Parish Councils were formed under the Local Government Act 1894 to take over local oversight of social welfare and civic duties in towns and villages. Before this date a variety of groups based around ecclesiastical (church) parishes had responsibility for these matters, in a system of local government that dated back to the feudal system of the 8th century.
Today, the promotion of what is known as Local Area Management has led to an increase in the number of parish councils within urban and rural communities.
BRIEF HISTORY of MILFORD ON SEA
Milford on Sea was an established Saxon settlement (then called Melleford) by the time it was recorded in the Domesday Book. The first church was probably built of timber around 1080 and replaced by a stone building in the 12th century, remnants of which can be seen today. The village green is all that remains of the ancient common land but the manor, vicarage and mill buildings still exist although none retain their original functions.
Until early this century Milford on Sea was essentially an agricultural settlement centred on the village green and the High Street. The beginning of modern Milford is connected with the fortunes of Colonel Cornwallis-West of Newlands Manor who in 1886 tried to model the village into a fashionable resort as his friend the Duke of Devonshire was doing at Eastbourne. Unfortunately the attempt failed due to lack of capital and an outbreak of typhoid, which kept potential purchasers away.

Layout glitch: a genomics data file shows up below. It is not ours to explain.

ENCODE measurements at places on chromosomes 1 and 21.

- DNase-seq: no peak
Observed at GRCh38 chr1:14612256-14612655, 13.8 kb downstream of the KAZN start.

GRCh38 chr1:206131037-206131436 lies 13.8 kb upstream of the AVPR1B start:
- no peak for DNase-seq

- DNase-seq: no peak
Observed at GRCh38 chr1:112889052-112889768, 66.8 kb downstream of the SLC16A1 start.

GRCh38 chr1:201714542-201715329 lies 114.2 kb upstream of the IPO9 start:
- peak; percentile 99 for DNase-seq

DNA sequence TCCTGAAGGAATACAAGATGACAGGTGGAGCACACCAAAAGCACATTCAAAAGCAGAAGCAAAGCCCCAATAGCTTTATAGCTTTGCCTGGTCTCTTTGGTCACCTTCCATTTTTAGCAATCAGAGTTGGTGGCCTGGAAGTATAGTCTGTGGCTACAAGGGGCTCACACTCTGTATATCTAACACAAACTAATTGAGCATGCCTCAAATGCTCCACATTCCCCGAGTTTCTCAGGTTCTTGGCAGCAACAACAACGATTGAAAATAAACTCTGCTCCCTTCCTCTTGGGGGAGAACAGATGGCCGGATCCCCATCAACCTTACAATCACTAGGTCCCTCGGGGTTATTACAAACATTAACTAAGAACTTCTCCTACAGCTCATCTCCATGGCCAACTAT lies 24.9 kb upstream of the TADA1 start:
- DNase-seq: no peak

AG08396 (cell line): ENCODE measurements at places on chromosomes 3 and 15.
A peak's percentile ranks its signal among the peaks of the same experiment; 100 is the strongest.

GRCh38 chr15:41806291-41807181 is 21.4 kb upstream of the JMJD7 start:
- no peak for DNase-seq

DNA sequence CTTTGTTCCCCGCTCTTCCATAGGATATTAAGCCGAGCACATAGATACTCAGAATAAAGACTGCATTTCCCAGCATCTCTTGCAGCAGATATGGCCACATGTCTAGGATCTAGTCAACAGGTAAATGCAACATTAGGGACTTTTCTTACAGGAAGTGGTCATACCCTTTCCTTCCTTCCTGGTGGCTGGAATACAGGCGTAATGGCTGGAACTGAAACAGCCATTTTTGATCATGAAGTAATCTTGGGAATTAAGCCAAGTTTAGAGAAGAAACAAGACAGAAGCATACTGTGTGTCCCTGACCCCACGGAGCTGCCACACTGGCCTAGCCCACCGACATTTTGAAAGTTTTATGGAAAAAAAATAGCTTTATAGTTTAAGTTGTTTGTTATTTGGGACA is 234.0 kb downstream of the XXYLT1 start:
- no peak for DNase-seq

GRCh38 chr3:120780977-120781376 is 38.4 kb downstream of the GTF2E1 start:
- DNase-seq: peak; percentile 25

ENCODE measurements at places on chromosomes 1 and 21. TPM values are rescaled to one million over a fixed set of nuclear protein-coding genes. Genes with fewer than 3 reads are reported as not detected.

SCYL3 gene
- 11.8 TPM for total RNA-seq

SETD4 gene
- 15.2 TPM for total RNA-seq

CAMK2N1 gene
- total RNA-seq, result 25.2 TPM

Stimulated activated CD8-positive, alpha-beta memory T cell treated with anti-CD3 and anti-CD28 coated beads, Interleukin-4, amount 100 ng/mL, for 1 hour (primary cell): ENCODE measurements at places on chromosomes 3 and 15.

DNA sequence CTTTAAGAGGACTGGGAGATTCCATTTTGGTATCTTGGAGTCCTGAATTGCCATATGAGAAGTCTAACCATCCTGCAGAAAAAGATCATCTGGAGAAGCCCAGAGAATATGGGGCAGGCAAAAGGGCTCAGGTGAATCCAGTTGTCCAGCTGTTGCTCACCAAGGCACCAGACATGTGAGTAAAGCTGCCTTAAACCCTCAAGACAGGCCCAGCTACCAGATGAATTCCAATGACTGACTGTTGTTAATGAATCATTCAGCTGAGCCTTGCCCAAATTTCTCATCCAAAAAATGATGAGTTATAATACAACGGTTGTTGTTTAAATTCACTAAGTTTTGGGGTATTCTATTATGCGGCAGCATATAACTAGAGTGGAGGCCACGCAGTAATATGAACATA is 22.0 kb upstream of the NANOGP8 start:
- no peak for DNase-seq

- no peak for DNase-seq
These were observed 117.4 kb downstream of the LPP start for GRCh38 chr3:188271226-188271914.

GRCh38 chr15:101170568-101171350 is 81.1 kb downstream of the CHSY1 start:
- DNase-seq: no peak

Recent development has made the village into a local centre as well as a popular destination for day-trippers headed for the beach.
Translation of the Domesday Book entry reads:
Aelfric holds (Melleford) Milford on Sea of the king, in exchange for land in the New Forest. Saewuf held it of King Edward. It was then assessed at 1 hide; and now half a hide, because part of the church is in the forest. Land for 1 plough. In demesne is 1 plough; and 4 villans and 6 slaves with 1 plough, and a mill rendering 30d., and 2 acres of meadow. TRE it was worth 20s. ; and afterwards 10s.; now 20s.; the kings part, 10s.